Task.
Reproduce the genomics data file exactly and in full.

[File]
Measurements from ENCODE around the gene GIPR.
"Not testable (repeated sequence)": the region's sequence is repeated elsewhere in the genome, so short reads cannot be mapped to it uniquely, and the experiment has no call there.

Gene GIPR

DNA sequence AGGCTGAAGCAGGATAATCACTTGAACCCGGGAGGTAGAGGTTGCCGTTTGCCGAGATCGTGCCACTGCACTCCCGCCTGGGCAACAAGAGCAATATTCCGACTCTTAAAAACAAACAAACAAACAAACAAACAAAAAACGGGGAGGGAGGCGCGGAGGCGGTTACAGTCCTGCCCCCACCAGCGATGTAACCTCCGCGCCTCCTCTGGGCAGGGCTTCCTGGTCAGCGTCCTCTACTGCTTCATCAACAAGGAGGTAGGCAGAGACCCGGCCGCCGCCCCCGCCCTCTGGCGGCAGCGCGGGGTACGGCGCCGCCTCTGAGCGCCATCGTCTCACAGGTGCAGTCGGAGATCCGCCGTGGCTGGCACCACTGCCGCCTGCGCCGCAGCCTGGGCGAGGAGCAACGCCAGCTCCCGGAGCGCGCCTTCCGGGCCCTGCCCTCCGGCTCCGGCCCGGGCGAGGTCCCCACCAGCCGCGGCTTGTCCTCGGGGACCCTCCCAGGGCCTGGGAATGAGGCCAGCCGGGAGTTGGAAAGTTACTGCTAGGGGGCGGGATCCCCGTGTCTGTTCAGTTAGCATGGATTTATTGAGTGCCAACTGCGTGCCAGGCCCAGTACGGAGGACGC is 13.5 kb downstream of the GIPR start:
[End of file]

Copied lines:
Measurements from ENCODE around the gene GIPR.
"Not testable (repeated sequence)": the region's sequence is repeated elsewhere in the genome, so short reads cannot be mapped to it uniquely, and the experiment has no call there.

Gene GIPR

DNA sequence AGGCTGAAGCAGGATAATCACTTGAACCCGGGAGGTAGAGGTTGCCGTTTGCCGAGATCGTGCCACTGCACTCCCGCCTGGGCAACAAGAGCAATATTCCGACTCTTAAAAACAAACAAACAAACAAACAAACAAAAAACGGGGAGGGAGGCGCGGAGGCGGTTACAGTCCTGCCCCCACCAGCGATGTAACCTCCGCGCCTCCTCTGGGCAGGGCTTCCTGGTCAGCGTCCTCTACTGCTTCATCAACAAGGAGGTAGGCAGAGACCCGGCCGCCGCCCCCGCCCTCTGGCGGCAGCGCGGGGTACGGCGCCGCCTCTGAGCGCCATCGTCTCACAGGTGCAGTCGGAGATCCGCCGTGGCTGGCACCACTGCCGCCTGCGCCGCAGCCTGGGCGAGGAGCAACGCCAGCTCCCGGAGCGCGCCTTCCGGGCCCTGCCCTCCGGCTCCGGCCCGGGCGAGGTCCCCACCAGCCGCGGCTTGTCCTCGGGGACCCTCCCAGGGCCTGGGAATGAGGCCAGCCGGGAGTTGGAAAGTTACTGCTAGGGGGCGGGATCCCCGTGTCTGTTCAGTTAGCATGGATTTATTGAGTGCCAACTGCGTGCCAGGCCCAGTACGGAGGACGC is 13.5 kb downstream of the GIPR start: